This is the final post in the series I started a few years back when I left US and landed in India (see first part, second part and third part). It has been an inordinately long time since I wrote last in this series, and it must be attributed to my lack of perspective on things that were unfolding in my journey. It took me time to make sense of some things!
In my last post 20 months back, I had outlined a few options around rejigging my portfolio and I had to choose one or more:
- Continue to stay 1-person army and try to become high-end (thereby increasing my per-hour revenue)
- Hire and grow Palash into a consulting practice
- Rejig my portfolio by moving from people-intensive offering to technology-intensive offering
It turns out that I had not accounted for vagaries of my mind! I ended up making a choice that was not on the list by any stretch of imagination. Continue reading
This is part-3 of a series in which I am writing a post every 6-7 months to chronicle my entrepreneurial journey (see first part and second part) and share my roadblocks as well as lessons. It is hard to write connected posts with such a long gap, you tend to get lost in details and what to exclude. Let me try to distill my thoughts and present a short version of my last 7 months (this is still a very long post!).
I left the last post at a point where I had just come out of a pretty depressing phase where nothing seemed to be going for me –called ‘informed pessimism’ in psychology literature – and I had entered ‘informed optimism’ phase. Most of the comments suggested that people thought I was on the verge of giving up, and they tried to encourage me. I have good news for them: I am continuing on the same path, with much more determination and fun. All of your best wishes definitely worked for me! Continue reading
Recently I met a 3rd year student of a private engineering college in Greater Noida. To avoid problems for me and the college, let’s call the College Best Standard Institute of Technology (BS-IT). Here is the profile of the student I met (let’s call him Sam), so that you can decide for yourself if this is a representative sample of students going to normal private engineering colleges in the hope of good education and degree:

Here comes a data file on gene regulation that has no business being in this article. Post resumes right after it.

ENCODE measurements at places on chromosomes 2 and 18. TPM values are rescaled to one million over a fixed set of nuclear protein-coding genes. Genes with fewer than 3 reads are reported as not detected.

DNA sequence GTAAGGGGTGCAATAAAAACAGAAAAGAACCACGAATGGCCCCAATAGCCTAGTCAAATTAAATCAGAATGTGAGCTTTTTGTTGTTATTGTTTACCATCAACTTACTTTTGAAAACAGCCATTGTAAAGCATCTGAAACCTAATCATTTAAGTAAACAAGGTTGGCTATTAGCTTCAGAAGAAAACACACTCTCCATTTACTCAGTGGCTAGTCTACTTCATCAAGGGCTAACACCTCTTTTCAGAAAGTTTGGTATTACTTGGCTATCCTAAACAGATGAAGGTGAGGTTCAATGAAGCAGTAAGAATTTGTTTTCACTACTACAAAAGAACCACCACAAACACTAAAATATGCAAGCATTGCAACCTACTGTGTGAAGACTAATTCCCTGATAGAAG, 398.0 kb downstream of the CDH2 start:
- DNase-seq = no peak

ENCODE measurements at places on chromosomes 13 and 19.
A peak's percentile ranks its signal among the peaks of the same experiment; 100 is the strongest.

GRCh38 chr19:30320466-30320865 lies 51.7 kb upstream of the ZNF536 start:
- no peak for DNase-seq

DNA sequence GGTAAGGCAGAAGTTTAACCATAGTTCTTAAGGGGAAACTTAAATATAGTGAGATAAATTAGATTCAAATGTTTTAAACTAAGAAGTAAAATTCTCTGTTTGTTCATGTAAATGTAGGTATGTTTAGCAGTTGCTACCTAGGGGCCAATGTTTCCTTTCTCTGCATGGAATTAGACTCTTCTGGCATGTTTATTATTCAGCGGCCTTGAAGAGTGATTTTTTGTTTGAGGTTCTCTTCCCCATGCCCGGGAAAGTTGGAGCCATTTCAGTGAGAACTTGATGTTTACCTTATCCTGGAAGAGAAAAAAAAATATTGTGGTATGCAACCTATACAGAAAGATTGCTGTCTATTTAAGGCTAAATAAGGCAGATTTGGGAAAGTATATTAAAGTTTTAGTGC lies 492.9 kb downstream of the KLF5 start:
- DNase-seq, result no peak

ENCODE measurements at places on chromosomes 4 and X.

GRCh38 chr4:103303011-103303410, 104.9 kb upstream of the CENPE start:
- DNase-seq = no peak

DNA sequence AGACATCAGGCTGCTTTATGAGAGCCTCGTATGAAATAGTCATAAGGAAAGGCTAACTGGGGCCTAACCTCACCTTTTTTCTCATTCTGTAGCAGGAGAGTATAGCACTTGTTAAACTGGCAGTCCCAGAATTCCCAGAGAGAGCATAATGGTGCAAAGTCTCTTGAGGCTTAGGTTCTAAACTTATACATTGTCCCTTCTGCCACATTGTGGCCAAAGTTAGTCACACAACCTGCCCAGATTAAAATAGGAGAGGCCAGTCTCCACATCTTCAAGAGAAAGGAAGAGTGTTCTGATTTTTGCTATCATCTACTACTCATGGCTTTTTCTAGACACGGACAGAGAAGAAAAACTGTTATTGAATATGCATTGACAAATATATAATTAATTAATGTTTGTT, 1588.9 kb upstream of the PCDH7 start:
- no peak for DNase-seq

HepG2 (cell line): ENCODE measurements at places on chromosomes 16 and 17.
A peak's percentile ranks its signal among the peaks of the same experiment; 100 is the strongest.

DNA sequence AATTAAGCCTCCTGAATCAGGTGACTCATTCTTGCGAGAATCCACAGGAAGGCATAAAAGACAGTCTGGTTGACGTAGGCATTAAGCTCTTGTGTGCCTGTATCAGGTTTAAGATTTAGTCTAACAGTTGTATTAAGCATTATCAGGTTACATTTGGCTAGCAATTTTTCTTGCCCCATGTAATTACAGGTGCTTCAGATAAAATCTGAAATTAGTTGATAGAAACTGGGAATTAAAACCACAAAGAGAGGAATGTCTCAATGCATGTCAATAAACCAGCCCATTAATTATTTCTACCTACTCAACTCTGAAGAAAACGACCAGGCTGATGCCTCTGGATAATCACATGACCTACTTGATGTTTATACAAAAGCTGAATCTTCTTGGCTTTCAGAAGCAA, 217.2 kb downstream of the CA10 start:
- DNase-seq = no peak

Class XII – No name school in a no name place with average marks because he was preparing for IIT-JEE in Kota for 2 years
Class X – Top notch school in an industrial township, average marks
Decent performance in school level Maths and Science Olympiads (the ones that start from Grade 2-3), very good at logical and memory-related skills
Middle-class family, father a PSU employee Continue reading
Recently, I read the news about JEE (Advanced) Delhi topper (who is also JEE 4 nationally), who said
“I have been preparing for five years for this exam“
Wow! This means he started when he was in Class VIII, aged 13-14 years. He goes on to say
“When I had school, I usually could put in about four or five hours of study every day, but as soon as the holidays begin, I usually put in about nine hours minimum“
So when was he doing things 14 year old kids are supposed to do – like playing with friends, net surfing, reading non-textbook books, watching TV, playing pranks, socializing, etc.? Continue reading
In my last post, Product Manager, or Product Experience Manager, I described the disparate features and experiences that got broken in SiteZ and made the case that product management team should be responsible for overall product experience. In the final post of this series, I will present my views on how product management team should manage experience so that such issues can be minimized or avoided. Note that I am not talking about creating initial product experience or its next version, which is a topic of itself. I will focus only on managing the product as it goes through incremental changes.